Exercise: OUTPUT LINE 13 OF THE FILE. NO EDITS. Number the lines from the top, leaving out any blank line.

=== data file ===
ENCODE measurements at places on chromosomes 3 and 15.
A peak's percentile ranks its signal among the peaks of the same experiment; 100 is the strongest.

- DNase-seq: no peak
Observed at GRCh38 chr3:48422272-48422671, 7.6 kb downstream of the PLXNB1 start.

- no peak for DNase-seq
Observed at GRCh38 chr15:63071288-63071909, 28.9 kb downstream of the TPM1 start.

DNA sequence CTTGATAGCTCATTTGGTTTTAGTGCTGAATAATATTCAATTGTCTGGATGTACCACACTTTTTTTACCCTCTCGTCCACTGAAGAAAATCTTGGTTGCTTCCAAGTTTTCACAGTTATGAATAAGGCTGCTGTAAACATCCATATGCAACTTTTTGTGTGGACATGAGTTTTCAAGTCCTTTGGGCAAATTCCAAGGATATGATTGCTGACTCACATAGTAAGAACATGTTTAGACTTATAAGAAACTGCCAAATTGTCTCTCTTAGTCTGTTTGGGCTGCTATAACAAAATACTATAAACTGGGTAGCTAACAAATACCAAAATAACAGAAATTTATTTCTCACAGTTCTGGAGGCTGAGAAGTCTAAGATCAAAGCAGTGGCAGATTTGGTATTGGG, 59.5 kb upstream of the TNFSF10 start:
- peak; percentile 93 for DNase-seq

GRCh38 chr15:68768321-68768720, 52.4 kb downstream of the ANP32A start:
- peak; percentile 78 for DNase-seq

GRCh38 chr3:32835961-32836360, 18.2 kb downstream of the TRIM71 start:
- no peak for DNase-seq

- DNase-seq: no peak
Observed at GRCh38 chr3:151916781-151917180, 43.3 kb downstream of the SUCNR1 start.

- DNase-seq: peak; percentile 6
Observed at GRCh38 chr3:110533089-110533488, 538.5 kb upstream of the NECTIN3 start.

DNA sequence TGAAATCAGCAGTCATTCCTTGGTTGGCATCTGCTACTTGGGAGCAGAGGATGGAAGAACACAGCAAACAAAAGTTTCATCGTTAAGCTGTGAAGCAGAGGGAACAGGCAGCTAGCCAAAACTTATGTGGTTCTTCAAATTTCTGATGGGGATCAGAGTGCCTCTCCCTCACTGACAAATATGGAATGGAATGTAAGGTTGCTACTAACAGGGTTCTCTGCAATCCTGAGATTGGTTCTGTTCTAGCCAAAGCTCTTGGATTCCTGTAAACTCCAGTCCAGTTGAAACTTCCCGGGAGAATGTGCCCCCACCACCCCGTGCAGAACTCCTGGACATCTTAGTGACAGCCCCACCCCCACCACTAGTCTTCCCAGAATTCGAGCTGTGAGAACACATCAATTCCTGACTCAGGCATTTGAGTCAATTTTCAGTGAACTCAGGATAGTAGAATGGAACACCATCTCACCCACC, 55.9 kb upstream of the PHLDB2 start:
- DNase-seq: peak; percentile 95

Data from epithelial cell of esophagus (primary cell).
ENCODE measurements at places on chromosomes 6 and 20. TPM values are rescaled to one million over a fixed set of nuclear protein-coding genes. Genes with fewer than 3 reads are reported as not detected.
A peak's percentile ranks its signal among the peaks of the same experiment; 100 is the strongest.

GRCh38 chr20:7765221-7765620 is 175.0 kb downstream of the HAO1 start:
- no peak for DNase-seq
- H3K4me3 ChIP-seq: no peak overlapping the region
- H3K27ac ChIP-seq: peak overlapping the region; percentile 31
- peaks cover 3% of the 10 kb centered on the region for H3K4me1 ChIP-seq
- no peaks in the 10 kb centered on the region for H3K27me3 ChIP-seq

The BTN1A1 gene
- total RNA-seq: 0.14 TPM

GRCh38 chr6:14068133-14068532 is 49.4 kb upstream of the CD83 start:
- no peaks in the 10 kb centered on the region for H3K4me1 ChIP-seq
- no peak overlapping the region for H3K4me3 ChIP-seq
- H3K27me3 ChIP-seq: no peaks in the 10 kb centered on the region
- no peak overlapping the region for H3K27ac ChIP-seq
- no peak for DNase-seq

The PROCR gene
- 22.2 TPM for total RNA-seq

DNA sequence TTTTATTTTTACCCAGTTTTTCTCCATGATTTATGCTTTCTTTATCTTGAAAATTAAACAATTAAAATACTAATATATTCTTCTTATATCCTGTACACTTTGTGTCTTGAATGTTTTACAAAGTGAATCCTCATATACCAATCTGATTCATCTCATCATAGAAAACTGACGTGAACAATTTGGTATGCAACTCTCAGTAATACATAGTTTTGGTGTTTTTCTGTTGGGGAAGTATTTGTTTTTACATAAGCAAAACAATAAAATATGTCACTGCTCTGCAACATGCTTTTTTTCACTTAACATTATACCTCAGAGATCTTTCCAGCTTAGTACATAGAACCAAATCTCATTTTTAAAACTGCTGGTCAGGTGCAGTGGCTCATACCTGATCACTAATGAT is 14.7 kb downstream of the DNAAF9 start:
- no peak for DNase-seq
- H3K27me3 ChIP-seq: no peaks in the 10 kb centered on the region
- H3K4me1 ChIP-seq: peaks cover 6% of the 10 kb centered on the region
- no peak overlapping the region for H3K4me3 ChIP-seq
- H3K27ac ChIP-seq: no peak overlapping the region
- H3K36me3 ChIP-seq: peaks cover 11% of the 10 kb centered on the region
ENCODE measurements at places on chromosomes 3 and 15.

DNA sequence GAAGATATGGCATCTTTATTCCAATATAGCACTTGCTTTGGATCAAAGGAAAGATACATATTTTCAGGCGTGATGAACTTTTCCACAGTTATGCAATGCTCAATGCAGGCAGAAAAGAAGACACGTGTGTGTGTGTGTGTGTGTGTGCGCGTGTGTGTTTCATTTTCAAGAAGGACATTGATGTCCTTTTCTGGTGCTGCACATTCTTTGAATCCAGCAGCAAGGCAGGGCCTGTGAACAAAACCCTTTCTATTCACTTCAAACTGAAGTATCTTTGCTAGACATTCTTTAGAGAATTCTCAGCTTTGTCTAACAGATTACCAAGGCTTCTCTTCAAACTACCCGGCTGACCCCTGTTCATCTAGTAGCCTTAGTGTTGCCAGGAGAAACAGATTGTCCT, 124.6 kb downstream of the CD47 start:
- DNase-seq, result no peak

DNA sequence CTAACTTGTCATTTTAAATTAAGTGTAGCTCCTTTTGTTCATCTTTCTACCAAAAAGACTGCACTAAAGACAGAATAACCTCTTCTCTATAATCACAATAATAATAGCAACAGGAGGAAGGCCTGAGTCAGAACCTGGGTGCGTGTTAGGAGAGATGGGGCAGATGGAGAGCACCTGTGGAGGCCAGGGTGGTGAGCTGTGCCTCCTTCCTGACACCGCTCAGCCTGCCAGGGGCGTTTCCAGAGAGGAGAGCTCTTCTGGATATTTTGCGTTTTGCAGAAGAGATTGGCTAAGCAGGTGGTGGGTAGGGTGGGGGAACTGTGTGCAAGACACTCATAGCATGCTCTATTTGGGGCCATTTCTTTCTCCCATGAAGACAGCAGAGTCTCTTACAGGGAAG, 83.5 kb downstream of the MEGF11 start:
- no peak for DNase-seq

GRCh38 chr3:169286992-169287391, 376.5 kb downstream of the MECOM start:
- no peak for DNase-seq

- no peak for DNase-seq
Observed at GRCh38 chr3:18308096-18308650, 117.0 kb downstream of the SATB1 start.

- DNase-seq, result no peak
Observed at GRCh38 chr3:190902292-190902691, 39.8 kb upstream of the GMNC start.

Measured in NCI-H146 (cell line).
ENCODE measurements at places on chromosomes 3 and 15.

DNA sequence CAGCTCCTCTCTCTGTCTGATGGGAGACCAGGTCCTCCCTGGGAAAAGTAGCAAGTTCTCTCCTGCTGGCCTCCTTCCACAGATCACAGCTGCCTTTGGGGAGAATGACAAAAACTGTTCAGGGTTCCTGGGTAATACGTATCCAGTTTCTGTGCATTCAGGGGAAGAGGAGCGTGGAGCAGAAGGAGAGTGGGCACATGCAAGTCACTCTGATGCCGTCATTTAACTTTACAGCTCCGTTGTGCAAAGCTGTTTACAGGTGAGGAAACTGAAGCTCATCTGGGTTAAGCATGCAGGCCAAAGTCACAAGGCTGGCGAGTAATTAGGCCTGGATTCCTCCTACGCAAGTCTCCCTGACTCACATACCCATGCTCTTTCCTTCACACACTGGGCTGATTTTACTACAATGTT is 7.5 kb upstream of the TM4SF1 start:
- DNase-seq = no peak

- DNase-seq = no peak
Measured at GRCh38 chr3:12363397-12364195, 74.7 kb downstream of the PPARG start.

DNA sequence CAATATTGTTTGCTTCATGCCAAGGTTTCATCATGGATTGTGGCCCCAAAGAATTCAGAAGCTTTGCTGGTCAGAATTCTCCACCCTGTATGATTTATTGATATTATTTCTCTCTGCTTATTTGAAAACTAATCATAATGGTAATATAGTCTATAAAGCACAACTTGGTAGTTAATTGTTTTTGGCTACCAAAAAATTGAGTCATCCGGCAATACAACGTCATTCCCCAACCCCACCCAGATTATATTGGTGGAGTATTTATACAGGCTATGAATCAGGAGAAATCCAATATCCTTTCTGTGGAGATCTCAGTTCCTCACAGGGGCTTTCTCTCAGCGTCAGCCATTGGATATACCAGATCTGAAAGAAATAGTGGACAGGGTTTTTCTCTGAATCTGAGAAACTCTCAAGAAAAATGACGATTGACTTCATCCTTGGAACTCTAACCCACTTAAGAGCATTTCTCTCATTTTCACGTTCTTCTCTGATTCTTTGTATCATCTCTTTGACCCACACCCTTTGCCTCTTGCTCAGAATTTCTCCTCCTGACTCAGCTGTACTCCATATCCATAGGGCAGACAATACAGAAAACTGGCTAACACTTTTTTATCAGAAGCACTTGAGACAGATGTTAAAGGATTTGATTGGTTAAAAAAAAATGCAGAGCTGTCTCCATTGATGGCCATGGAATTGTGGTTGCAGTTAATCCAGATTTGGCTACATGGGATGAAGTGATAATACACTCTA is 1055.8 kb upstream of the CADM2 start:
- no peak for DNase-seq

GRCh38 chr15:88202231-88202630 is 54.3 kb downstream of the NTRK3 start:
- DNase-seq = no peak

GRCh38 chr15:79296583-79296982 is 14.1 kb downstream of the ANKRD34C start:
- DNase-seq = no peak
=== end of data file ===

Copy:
- DNase-seq: no peak